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Anyone have any dead spots on their MTD's?

Discussion in 'Basses [BG]' started by pd_5string, Nov 14, 2002.

  1. pd_5string

    pd_5string Admin: Accnt Disabled

    Jan 23, 2002
    Hi folks,

    Just wondering if any of you MTD X35 owners have any deadspots? I have on on the C on the D string (10th fret, D string)...anyone else?

    Also, if you own a Zon and an MTD, let me know your impressions of both instruments...When do you use one over the other?...I am tending to use the Zon playing out live more b/c it has a more predicatable note response (more even up and down fretboard)...anyone else feel this? On the other hand, the MTD has a more versatile tone, and the B string really roars (the B on the Zon is more bloomy, but definitely not muddy or soft). I use taperwounds on the MTD535 on the E and B strings.

    Thought it would be interesting to compare and contrast both basses (I like them both, and some of my Zons have dead spots although not as pronounced as on the MTD 535).

  2. JRBrown


    Jun 21, 2000
    North Carolina
    PD, I thought that graphite neck basses, such as Modulus and Zon, didn't have dead spots. Isn't that one of their key selling highlights? Could it be that the wood Zon uses for their fretboards is prone to dead spots? Whereas Modulus uses a composite material fretboard and therefore is not prone to deadspots? Or are both brands susceptible to dead spots? Your thoughts...
  3. Brian Barrett

    Brian Barrett

    Nov 25, 2001
    Murfreesboro, TN (Nashville)
    Dealer LowEndBassShop.com, Builder LowEndBasses.com
    Surprising to hear on the zon. That's supposed to be one of the positives to graphite!

    As for the MTD, is it a slab maple neck or wenge? Depending on the rigidity of the wood could cause for the dead spots. I believe on a lot (I won‘t say most) of instruments with wood necks you will find dead spots. OLD fender Jazz & P necks you see this a bit. It’s partly the rigidity from a slab neck.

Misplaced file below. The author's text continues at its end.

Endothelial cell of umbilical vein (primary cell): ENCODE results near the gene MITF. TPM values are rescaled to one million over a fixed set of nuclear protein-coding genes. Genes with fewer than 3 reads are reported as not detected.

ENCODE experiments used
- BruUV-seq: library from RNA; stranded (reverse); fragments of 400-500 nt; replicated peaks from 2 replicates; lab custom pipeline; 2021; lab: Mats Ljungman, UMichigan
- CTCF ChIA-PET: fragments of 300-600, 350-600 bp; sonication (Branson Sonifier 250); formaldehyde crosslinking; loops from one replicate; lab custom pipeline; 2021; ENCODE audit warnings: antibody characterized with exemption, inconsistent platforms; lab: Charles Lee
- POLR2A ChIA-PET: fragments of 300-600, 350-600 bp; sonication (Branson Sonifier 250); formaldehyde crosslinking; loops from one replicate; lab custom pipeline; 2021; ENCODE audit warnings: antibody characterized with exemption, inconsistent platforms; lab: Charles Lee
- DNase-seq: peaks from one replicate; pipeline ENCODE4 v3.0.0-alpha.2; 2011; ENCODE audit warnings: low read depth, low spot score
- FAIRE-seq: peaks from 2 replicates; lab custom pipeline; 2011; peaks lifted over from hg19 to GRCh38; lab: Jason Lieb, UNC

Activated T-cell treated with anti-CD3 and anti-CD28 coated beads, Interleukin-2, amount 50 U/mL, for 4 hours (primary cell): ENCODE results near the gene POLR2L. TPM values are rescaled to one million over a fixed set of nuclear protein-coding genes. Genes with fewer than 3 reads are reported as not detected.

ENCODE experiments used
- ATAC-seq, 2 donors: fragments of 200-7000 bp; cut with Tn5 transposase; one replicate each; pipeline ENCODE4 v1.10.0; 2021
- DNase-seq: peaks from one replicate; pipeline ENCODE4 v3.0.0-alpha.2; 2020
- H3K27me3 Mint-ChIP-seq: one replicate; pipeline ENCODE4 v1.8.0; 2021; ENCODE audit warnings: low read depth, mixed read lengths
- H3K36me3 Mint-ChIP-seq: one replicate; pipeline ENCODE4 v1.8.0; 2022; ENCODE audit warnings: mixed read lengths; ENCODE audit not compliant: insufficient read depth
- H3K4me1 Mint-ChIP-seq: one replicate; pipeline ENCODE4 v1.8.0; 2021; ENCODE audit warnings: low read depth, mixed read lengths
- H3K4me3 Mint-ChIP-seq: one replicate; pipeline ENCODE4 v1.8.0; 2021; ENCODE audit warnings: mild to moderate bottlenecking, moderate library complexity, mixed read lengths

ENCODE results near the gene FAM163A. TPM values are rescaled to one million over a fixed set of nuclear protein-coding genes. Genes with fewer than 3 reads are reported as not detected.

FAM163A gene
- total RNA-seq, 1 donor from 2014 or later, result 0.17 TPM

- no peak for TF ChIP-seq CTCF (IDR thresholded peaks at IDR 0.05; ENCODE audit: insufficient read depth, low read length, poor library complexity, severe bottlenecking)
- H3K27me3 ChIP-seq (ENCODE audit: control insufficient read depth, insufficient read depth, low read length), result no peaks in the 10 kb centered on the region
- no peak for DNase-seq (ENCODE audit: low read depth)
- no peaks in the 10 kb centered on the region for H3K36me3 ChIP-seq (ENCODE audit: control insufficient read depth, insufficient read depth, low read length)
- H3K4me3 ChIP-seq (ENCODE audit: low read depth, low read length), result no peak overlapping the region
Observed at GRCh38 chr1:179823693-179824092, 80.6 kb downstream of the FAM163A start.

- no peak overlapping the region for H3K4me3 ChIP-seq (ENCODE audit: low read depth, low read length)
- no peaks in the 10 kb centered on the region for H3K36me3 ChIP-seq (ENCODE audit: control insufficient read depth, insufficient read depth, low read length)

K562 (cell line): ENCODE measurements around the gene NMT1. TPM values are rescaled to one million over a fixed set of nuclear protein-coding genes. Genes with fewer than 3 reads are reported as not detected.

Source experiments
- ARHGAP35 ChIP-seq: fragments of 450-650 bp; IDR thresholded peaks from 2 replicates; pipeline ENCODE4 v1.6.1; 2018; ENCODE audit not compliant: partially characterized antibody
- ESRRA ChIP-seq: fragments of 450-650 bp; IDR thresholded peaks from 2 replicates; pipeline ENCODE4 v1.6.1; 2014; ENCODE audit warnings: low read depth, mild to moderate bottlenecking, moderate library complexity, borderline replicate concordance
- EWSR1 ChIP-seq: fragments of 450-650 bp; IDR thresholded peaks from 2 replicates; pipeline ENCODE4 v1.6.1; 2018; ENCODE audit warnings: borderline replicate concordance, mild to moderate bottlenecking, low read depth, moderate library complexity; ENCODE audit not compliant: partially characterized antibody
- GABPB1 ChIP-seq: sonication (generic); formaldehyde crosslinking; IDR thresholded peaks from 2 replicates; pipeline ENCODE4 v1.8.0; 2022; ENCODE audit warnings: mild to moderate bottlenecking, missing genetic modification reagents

If Mike multi laminated his necks to give them added strength (when using maple) you would see this decline. Wenge is much more rigid then maple, which was the initial reason Mike Tobias, began using the solid wenge verse laminated necks. Later the wenge become more expensive so people got maple............ cheaper to produce not as strong.

    JB Modulus also uses wood fretboards as well at times.
  4. Tumbao


    Nov 10, 2001
  5. Chuck M

    Chuck M Supporting Member

    May 2, 2000
    San Antonio, Texas
    Most basses have dead or hot spots to some degree. I have a pair of Modulus Q basses and both have very even response everywhere on the neck and no hot/dead spots that I can find. My Q5 has a phonolic fingerboard and my Q6 has a Grenadillo (SP?) fingerboard.

    I also own a Lakland 4-94 and a 55-94. These basses have very even response as well, however, I previously owned another 4-94 that had a dead spot in the same place on the neck as most early Fender basses.

    Must be some difference in the wood that causes one bass to have dead spots while another sample of the same model does not.

    I've also owned a pair of fretless 5 string Zon Sonus basses. One of those had a dead spot (very slight) and the other did not. The one that did not have the dead spot was a custom bass that had a 35" scale neck on it. I wonder if the longer scale helps?

    I've owned one all wood bass that had a 34" scale and the most even response of any basses except for the Modulus Q's that I own. It was an Alembic Europa 6 string with an 11 piece neck. I think Brian is correct in thinking that laminate necks are less likely to have dead spots.

  6. Fuzzbass

    Fuzzbass P5 with overdrive Gold Supporting Member

    Nearly all wood basses have dead spots. The same is true for my wenge-necked MTD 535. Interestingly, the dead spot isn't on the G string as it was on the other wood basses I've owned, it's on the D string, around the 10th fret.
  7. Fuzzbass

    Fuzzbass P5 with overdrive Gold Supporting Member

    Oh yeah: the Modulus Q5 is the only bass I've owned where I couldn't detect a dead spot.
  8. Brad Johnson

    Brad Johnson SUSPENDED Supporting Member

    Mar 8, 2000
    Gaithersburg, Md
    DR Strings